The Legend of Mossman Guitars

Today you could point to several midsized "boutique" guitar makers: the Collings, Bourgeois, the Santa Cruz of the world. They're not necessarily considered rivals to Martin, Gibson or Taylor, but considered a higher end, smaller scale, more thoughtful manufacturer of guitars. This is a relatively new phenomenon within the 170 year history of steel string acoustic guitar manufacturers.

If we dial back the clock to the early 1970s, there were three main North American steel string acoustic guitar brands available to you: Martin, Gibson or Guild. These were the brands that you saw on the walls when you went to the only place that you could shop for acoustic guitars: the venerable local guitar store.

Between the mid-1960s and the early 1970s, a young Stuart Mossman became enamored with folk music and with building guitars that would enable modern folk players to have an instrument that met his own high standards for how an acoustic guitar could and should be built. At the same time, manufacturers like Martin and Gibson had met the bourgeoning folk music scene's demand for guitars by letting the quality standards of their guitars slip in favor of higher manufacturing numbers. They made a lot of bad instruments, but did succeed in selling massive amounts of them.

This created the perfect opportunity for an upstart guitar builder, focused on innovation and high quality to step in. Stuart Mossman stepped forward and for a brief period of time seemed poised to become the next big guitar manufacturer that would command a space on the wall next to Martin and Gibson. But, through a strange twist of bad luck, a storage mishap, an ill fated distribution deal and ultimately health problems, his guitar company is largely forgotten to all but a few historically knowledgable guitar players and collectors.


Our story begins in 1960s Kansas. Although starting with building classical style guitars, Stuart Mossman ultimately shifted towards prototyping and building between 40-50 steel string acoustic guitars from his garage at 318 E. 7th Street in Winfield, Kansas. As legend has it, he offered one of his early prototypes to singer/songwriter Doc Watson and asked for his opinion on the instrument. The feedback was not stellar, but this did not dissuade Mossman, as he took the criticisms and was determined to make his guitars better. Ultimately he presented Watson with a second prototyped guitar which was further refined based on his initial feedback. Watson used the guitar on stage that night and declared it the second best guitar he'd ever played.

Keystone of Quality

Emboldened by Watson's newfound exuberance over his instrument, Mossman set up shop near an airstrip in Winfield, Kansas. He hired a motley group of young locals to join him. He introduced innovations in acoustic guitar bracing based on his extensive prototyping, including the bold choice of relying on a bolt-on neck joint (in addition to a glued joint) as well as the removal of the transverse brace in favor of a neck block that would compensate for the loss in rigidity but allow the guitar top to vibrate more and provide more energy. No one else was experimenting with these types of alterations to classic steel string guitar x-bracing designs at the time.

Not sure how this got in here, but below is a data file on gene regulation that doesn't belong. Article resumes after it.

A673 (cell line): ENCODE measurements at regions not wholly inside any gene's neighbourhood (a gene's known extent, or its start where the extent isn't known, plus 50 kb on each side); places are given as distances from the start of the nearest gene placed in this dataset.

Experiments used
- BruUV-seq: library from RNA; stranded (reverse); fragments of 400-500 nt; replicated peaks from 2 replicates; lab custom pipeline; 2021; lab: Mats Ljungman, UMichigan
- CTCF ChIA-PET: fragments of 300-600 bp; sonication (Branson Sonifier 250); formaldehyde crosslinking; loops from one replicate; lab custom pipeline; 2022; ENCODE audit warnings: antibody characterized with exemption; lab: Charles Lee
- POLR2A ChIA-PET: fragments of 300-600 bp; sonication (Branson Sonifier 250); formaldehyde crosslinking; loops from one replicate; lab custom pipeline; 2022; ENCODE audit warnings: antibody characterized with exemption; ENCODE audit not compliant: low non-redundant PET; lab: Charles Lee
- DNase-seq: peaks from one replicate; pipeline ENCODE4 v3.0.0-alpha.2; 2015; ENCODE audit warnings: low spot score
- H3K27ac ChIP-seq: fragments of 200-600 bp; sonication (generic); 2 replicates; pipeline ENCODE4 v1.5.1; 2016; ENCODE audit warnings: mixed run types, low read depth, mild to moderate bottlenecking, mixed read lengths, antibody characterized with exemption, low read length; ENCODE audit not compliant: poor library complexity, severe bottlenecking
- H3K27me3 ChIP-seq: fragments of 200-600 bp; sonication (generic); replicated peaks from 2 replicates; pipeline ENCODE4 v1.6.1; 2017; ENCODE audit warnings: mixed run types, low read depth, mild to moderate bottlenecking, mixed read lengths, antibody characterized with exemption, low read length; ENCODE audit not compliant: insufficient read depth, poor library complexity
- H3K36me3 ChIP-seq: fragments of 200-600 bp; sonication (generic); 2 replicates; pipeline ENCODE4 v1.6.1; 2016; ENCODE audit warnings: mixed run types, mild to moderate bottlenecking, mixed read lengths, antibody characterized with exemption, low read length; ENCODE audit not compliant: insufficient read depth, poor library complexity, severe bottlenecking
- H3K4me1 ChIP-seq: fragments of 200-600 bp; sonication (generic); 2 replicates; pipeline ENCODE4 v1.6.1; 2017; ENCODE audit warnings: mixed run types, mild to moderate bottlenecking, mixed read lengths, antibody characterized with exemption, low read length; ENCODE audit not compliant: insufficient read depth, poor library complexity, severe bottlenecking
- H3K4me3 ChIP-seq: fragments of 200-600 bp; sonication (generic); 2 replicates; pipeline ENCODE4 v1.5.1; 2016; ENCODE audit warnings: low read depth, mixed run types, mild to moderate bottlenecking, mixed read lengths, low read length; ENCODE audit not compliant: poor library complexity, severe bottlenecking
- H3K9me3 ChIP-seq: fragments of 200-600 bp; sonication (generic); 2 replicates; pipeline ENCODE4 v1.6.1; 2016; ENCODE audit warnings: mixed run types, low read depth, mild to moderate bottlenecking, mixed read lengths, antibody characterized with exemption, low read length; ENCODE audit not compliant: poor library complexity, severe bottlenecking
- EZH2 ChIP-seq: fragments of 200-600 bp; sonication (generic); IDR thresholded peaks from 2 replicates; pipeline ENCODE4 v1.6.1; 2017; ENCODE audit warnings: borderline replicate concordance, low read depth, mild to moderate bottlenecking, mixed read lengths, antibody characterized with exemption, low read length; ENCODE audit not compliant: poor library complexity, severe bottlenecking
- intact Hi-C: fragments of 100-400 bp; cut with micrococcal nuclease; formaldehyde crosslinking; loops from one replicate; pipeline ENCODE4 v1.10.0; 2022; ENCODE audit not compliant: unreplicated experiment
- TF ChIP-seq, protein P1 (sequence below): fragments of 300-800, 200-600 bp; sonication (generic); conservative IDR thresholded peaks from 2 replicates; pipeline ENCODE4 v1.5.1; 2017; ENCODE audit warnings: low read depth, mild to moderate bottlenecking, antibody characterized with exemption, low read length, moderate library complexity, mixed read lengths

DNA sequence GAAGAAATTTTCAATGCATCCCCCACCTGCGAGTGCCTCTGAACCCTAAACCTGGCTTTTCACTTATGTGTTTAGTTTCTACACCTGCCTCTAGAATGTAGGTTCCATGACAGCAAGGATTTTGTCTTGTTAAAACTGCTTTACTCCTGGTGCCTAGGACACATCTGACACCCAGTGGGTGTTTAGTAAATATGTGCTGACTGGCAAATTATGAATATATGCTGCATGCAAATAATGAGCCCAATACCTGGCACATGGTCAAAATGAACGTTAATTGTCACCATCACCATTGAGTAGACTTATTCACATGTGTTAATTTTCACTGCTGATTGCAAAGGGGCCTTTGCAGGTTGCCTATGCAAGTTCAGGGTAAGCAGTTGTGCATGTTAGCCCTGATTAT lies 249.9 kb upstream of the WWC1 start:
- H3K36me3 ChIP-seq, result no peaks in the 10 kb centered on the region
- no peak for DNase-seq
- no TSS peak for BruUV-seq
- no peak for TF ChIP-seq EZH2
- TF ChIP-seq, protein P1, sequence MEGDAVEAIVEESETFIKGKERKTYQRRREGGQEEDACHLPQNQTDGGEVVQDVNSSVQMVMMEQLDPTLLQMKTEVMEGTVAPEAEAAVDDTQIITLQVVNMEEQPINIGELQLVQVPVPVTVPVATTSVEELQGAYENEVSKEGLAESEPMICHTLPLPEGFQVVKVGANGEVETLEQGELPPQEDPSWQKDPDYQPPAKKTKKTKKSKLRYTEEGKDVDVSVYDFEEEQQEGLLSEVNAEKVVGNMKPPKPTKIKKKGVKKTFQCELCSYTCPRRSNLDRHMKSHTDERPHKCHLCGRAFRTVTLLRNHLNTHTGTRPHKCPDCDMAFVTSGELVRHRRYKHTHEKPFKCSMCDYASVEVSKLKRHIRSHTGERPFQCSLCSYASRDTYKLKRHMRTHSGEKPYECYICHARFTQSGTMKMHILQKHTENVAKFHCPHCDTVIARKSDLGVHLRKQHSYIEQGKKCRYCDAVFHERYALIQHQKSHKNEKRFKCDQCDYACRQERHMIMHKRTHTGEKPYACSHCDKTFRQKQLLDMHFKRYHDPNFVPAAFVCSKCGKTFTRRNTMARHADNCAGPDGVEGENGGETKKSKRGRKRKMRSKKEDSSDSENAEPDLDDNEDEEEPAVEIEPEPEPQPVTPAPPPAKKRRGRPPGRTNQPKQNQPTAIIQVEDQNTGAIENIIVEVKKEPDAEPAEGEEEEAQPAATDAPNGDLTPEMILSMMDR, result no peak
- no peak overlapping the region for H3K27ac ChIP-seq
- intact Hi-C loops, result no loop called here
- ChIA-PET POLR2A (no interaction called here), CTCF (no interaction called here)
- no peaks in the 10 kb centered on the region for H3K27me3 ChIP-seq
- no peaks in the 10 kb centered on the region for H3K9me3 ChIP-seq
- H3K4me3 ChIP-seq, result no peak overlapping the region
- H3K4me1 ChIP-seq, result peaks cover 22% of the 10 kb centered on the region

10 guitars per day

While his reputation began to build within an industry that was exceedingly difficult to enter into, Mossman innovated in distribution as well. Jim Baggett, owner and luthier at Mass Street Music, also known for his many appearances on the PBS program Antiques Roadshow, reportedly started his "shop" by selling Mossman guitars out of his vehicle to folk musicians around Lawrence, Kansas. Relying on a patchwork of small distributors, the Mossman reputation began to grow. By 1974 Mossman was producing up to 3-4 guitars per day from the shop on the Winfield airstrip. At the time Mossman was quoted as saying he wouldn't want to produce more than 10 per day as he personally inspected each guitar before it left the factory and he was wary of losing the attention to detail that had set Mossman apart from the big guitar manufacturers.

The Fire and Design Modifications

By 1975, Mossman had grown to producing 100 instruments per month, still well below Stuart Mossman's stated goal of 10 instruments per day. These guitars may have looked the same on the outside but Mossman was constantly evaluating his designs and altering them. It had become apparent that the removal of the transverse brace in favor of a modified neck block had been a poor choice. As the guitars aged, the neck blocks were unable to provide the stability and support Mossman had envisioned and they began to become quite problematic. Mossman reverted to a standard transverse brace at this point and the neck block brace, which had used what some people thought appeared to be "feet" became known within the factory as "The Agony of Da Feet."

In early 1975, a fire originating from the finishing area of the factory destroyed much of the machinery, tools and materials that were used to manufacture Mossman guitars. This included a cache of Brazilian rosewood that Mossman had originally purchased from C.F. Martin guitars and had been used to construct the back and sides of many pre-1975 Mossman guitars. Brazilian rosewood guitars are highly sought after due to their quality and scarcity and the Mossmans that are made with it can be identified by looking at the backstrip on the guitar. If it is a Martin style zigzag backstrip, the back and sides are likely Brazilian rosewood.